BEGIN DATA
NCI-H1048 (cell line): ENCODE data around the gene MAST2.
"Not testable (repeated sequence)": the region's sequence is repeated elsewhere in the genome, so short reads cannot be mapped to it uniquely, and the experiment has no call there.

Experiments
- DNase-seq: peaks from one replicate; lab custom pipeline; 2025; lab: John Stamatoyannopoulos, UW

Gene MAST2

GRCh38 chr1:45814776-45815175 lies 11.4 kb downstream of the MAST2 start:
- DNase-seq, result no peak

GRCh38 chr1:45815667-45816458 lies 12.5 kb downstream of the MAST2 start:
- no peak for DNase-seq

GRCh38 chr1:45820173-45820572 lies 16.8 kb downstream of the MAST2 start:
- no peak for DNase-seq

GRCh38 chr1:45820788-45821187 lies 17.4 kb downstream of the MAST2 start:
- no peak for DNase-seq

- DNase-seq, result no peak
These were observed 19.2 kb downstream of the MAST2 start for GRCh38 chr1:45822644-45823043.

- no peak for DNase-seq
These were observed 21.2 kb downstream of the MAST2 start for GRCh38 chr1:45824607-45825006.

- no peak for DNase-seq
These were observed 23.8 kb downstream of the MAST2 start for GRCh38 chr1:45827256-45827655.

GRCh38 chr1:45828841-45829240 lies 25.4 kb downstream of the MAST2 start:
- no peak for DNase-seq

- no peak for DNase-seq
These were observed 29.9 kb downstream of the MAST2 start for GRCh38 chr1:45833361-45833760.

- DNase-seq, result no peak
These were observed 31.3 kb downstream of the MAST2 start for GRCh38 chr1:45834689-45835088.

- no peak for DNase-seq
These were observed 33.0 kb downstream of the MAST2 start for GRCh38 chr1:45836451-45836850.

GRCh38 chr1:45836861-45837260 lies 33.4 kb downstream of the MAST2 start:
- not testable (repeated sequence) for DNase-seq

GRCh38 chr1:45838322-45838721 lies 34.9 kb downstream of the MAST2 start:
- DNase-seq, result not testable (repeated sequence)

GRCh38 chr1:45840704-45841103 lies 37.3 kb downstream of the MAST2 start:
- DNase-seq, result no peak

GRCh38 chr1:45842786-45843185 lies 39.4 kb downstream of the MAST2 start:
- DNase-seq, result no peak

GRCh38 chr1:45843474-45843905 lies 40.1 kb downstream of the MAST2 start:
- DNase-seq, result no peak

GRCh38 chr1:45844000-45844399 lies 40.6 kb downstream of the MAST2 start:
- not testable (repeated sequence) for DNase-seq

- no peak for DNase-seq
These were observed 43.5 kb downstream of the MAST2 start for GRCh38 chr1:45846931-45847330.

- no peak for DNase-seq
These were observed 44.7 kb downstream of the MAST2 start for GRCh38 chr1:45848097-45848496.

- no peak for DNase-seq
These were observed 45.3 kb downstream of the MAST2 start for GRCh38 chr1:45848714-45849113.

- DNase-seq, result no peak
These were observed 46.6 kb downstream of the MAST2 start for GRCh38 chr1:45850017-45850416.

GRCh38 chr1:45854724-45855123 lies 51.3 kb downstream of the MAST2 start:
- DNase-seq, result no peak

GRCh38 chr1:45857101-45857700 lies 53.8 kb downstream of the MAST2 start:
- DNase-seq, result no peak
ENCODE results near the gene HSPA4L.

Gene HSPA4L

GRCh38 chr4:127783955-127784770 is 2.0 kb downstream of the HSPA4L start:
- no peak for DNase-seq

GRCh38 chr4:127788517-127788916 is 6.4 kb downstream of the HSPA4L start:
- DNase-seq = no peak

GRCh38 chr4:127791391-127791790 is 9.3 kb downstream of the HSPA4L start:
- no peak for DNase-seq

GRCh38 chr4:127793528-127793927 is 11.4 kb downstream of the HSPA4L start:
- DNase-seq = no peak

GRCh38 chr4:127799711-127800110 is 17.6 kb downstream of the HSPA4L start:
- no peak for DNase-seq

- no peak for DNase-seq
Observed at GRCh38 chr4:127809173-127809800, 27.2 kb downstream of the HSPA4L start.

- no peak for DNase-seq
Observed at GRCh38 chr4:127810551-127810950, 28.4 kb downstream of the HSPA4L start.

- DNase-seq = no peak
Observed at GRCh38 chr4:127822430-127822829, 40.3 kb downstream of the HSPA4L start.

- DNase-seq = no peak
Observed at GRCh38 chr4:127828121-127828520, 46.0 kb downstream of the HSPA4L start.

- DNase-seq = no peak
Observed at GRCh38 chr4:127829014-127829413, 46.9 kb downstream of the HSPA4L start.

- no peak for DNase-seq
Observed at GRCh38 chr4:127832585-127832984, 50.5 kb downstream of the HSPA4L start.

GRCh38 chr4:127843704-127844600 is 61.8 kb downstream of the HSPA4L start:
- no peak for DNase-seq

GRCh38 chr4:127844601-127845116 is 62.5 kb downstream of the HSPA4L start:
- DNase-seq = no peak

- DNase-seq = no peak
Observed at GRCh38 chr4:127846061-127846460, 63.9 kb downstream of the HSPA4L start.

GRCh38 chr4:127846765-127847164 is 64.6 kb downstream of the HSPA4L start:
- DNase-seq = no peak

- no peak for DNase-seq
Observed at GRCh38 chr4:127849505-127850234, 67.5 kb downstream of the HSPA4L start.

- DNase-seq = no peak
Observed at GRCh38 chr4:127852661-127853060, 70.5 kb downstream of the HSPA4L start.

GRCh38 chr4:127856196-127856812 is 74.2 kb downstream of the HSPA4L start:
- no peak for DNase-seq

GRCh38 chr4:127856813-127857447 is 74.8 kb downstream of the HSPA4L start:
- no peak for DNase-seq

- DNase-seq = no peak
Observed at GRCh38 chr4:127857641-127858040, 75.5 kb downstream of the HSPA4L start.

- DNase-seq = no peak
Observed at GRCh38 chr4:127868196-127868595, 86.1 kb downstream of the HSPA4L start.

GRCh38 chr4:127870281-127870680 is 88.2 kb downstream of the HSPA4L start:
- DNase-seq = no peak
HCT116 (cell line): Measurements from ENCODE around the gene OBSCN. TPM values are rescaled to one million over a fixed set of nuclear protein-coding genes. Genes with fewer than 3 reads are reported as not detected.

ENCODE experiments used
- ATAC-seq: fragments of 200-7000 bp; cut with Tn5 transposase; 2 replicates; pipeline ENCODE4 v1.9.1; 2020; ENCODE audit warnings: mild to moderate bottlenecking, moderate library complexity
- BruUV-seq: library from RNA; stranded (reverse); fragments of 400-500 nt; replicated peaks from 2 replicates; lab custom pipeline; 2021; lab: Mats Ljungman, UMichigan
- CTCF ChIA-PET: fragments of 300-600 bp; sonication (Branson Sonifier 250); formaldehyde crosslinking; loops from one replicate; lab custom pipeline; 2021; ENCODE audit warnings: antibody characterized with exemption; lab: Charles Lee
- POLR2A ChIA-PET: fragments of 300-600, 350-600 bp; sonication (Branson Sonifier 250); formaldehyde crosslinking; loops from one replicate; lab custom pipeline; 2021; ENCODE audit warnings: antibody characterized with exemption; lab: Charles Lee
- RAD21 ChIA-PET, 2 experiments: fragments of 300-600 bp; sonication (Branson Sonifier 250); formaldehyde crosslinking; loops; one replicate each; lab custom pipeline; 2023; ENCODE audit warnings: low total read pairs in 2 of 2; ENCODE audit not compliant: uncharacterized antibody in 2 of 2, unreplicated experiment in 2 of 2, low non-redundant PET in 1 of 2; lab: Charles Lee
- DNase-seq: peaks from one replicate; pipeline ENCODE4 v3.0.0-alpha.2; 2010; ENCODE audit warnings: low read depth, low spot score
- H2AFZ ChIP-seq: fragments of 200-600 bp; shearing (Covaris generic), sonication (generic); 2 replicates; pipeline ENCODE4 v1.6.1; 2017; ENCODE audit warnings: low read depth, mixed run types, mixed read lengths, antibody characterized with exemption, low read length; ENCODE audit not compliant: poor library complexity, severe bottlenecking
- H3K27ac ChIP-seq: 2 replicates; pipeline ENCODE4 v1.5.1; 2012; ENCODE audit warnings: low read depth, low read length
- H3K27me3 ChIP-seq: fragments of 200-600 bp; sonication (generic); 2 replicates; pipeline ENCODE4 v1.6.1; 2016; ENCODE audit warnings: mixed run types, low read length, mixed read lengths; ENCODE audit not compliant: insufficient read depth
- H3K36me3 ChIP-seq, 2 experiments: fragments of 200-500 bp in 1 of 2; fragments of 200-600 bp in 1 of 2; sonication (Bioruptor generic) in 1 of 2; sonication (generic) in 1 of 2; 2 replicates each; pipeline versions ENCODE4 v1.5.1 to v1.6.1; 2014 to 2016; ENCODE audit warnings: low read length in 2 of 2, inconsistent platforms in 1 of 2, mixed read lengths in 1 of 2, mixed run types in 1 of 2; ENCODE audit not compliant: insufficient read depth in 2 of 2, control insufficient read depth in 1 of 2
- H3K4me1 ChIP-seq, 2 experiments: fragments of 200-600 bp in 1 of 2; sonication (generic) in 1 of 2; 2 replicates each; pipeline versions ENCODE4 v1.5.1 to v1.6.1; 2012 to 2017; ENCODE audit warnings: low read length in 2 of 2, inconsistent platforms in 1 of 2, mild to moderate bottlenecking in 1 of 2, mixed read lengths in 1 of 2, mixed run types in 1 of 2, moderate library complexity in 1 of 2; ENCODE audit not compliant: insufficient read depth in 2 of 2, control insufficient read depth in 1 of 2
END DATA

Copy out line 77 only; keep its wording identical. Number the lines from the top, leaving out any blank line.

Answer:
- no peak for DNase-seq